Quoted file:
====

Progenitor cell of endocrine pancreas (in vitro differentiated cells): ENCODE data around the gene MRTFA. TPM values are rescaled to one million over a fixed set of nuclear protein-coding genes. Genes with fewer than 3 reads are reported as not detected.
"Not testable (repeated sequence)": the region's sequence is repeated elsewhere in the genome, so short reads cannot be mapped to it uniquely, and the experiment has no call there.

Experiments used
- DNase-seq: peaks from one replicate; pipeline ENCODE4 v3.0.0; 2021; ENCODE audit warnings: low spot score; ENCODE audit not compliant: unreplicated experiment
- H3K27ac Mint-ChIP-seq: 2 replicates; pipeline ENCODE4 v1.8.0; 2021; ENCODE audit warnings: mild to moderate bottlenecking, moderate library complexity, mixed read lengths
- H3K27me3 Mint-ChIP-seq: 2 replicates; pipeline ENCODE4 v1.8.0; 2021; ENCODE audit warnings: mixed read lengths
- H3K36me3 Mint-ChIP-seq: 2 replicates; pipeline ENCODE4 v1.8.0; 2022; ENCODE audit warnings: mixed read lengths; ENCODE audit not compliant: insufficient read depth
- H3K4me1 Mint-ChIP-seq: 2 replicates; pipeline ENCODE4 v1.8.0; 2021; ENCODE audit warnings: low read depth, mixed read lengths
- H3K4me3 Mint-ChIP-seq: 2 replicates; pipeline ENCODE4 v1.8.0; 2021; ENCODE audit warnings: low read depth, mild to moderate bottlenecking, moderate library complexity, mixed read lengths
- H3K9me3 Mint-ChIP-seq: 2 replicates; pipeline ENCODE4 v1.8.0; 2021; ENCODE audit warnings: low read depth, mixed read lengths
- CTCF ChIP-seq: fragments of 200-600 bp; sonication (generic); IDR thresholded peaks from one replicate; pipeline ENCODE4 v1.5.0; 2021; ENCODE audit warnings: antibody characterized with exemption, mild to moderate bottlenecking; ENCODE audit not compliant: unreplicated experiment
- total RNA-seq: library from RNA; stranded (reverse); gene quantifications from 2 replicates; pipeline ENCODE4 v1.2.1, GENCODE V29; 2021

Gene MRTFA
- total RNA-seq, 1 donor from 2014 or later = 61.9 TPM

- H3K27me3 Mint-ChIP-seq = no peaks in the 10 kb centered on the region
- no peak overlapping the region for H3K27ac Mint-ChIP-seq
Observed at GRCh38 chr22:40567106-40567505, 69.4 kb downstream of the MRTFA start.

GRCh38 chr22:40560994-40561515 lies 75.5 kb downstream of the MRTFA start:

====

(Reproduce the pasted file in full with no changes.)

Progenitor cell of endocrine pancreas (in vitro differentiated cells): ENCODE data around the gene MRTFA. TPM values are rescaled to one million over a fixed set of nuclear protein-coding genes. Genes with fewer than 3 reads are reported as not detected.
"Not testable (repeated sequence)": the region's sequence is repeated elsewhere in the genome, so short reads cannot be mapped to it uniquely, and the experiment has no call there.

Experiments used
- DNase-seq: peaks from one replicate; pipeline ENCODE4 v3.0.0; 2021; ENCODE audit warnings: low spot score; ENCODE audit not compliant: unreplicated experiment
- H3K27ac Mint-ChIP-seq: 2 replicates; pipeline ENCODE4 v1.8.0; 2021; ENCODE audit warnings: mild to moderate bottlenecking, moderate library complexity, mixed read lengths
- H3K27me3 Mint-ChIP-seq: 2 replicates; pipeline ENCODE4 v1.8.0; 2021; ENCODE audit warnings: mixed read lengths
- H3K36me3 Mint-ChIP-seq: 2 replicates; pipeline ENCODE4 v1.8.0; 2022; ENCODE audit warnings: mixed read lengths; ENCODE audit not compliant: insufficient read depth
- H3K4me1 Mint-ChIP-seq: 2 replicates; pipeline ENCODE4 v1.8.0; 2021; ENCODE audit warnings: low read depth, mixed read lengths
- H3K4me3 Mint-ChIP-seq: 2 replicates; pipeline ENCODE4 v1.8.0; 2021; ENCODE audit warnings: low read depth, mild to moderate bottlenecking, moderate library complexity, mixed read lengths
- H3K9me3 Mint-ChIP-seq: 2 replicates; pipeline ENCODE4 v1.8.0; 2021; ENCODE audit warnings: low read depth, mixed read lengths
- CTCF ChIP-seq: fragments of 200-600 bp; sonication (generic); IDR thresholded peaks from one replicate; pipeline ENCODE4 v1.5.0; 2021; ENCODE audit warnings: antibody characterized with exemption, mild to moderate bottlenecking; ENCODE audit not compliant: unreplicated experiment
- total RNA-seq: library from RNA; stranded (reverse); gene quantifications from 2 replicates; pipeline ENCODE4 v1.2.1, GENCODE V29; 2021

Gene MRTFA
- total RNA-seq, 1 donor from 2014 or later = 61.9 TPM

- H3K27me3 Mint-ChIP-seq = no peaks in the 10 kb centered on the region
- no peak overlapping the region for H3K27ac Mint-ChIP-seq
Observed at GRCh38 chr22:40567106-40567505, 69.4 kb downstream of the MRTFA start.

GRCh38 chr22:40560994-40561515 lies 75.5 kb downstream of the MRTFA start: